Here is a conversation excerpt:

(娘) 初めて貰った花束がお別れの花束なんて悲しい。

"バラの花" seems redundant to me. There is no reason to state that a rose is a flower. Does


also sound natural?

If "...バラを貰った..." does not sound natural, then my conjecture:
(-) "バラの花束" definitely means more than one rose.
(-) Maybe does "バラの花" explicitly means just one rose?
(-) And, "バラ" by itself could mean one, or many, roses?

note: That the daughter had initially received just one rose last year, instead of a bouquet, was central to the larger discussion that they were having.

  • (not native speaker) I am under the impression that バラ is a generic word for the species (seed or flower), and バラの花 is the specific form. – Avery Mar 6 '17 at 16:32

誕生日にバラの花を貰った and 誕生日にバラを貰った are both natural, and people usually imagine exactly the same thing. Both can mean ether one rose or or a bouquet. In this sense, yes, ~の花 is redundant.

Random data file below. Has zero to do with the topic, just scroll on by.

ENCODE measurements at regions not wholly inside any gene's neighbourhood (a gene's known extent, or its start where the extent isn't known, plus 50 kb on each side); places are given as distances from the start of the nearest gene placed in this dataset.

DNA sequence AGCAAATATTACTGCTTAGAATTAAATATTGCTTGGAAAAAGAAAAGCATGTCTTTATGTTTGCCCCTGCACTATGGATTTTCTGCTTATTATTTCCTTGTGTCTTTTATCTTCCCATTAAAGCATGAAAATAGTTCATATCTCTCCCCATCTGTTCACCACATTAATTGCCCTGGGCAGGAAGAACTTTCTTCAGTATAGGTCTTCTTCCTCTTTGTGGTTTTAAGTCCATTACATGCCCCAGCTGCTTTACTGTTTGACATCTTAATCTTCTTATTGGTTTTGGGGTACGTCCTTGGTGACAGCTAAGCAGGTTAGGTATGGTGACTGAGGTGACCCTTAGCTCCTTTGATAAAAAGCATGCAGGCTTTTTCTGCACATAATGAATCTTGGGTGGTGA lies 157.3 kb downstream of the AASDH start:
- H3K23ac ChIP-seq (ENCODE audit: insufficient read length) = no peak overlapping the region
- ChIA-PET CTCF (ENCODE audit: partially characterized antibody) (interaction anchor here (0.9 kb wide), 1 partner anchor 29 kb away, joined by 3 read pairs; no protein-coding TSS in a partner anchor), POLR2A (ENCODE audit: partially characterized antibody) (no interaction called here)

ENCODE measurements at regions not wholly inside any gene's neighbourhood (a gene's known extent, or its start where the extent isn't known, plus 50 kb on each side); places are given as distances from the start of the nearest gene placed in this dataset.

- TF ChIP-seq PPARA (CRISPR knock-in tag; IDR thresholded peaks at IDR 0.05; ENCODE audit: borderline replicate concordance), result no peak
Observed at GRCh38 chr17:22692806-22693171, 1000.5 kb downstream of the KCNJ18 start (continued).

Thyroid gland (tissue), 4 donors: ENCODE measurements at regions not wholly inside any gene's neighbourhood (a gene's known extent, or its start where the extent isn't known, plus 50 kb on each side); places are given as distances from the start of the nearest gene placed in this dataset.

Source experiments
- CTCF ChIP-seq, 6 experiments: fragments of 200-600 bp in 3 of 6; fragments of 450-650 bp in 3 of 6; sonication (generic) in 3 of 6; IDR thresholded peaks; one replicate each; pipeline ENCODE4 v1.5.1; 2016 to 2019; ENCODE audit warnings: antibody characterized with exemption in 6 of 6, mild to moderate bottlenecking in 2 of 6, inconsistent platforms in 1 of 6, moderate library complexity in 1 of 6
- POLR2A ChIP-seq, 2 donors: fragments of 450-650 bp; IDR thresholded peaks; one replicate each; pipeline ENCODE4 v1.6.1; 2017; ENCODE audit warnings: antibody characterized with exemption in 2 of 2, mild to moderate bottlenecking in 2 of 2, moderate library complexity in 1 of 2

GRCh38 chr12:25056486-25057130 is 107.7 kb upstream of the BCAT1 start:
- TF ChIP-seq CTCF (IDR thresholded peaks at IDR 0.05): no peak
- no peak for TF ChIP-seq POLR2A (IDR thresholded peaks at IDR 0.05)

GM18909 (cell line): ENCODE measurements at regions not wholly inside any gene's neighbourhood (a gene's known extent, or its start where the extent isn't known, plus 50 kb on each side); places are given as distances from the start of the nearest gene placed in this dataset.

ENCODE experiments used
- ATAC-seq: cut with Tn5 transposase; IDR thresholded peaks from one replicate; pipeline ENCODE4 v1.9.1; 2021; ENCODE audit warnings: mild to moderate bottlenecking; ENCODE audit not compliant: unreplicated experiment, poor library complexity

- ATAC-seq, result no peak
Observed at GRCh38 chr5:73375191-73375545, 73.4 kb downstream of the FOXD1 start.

But many people add ~の花 anyway. It's hard to logically explain why, but perhaps it's just because it's a very common and nice way of putting it. We see バラの花 in ads, lyrics and everywhere, and virtually no one wonders if it's unnecessarily long.


バラ can refer to the rosebush, not just the rose. The term developed from older form 茨{うばら}, which referred generally to brambles and other thorny shrubs.

  • 3
    でも「バラをもらった」と聞いて「バラの木をもらったんだなあ」とは思いませんけどね・・^^ – Chocolate Mar 7 '17 at 2:02

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